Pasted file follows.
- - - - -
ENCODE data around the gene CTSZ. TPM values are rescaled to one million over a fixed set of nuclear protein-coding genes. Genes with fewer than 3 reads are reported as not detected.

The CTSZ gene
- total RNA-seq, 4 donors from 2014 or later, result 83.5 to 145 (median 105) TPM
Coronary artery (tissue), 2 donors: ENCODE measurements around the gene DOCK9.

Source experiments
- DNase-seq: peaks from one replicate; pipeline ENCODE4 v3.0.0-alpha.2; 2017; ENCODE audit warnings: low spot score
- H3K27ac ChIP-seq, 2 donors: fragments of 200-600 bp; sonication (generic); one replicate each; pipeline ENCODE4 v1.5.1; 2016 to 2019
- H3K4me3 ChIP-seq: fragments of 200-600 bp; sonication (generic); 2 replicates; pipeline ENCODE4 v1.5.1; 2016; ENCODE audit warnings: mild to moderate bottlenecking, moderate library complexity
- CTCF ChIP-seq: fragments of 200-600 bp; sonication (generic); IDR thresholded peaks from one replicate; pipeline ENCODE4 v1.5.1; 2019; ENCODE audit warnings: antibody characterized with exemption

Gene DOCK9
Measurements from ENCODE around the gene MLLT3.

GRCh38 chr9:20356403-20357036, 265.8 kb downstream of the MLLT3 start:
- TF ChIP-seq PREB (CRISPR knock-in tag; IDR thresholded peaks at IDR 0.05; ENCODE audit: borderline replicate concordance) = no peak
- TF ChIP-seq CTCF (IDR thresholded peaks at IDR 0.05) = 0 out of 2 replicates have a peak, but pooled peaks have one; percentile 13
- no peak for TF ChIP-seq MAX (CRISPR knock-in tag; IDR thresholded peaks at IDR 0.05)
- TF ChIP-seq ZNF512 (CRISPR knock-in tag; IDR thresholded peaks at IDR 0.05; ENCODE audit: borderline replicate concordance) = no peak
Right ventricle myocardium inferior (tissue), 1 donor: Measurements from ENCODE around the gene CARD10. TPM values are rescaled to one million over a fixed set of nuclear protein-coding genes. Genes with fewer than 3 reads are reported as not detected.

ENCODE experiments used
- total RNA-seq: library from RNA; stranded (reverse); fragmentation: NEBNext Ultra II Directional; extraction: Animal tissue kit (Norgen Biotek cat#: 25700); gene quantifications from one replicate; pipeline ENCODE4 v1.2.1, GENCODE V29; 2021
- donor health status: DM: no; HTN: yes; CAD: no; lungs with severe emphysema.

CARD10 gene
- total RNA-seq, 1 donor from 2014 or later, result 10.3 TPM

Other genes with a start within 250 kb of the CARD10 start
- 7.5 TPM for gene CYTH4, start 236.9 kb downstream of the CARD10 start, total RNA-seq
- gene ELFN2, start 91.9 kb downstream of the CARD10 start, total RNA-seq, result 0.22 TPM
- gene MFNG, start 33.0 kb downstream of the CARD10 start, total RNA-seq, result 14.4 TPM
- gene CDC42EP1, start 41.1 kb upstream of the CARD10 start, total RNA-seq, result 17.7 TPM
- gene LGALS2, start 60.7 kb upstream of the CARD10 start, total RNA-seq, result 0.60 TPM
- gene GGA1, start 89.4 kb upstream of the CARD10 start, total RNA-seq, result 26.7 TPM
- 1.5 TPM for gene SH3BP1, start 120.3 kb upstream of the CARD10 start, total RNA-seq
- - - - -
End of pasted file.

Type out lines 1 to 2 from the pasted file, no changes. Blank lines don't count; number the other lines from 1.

ENCODE data around the gene CTSZ. TPM values are rescaled to one million over a fixed set of nuclear protein-coding genes. Genes with fewer than 3 reads are reported as not detected.

The CTSZ gene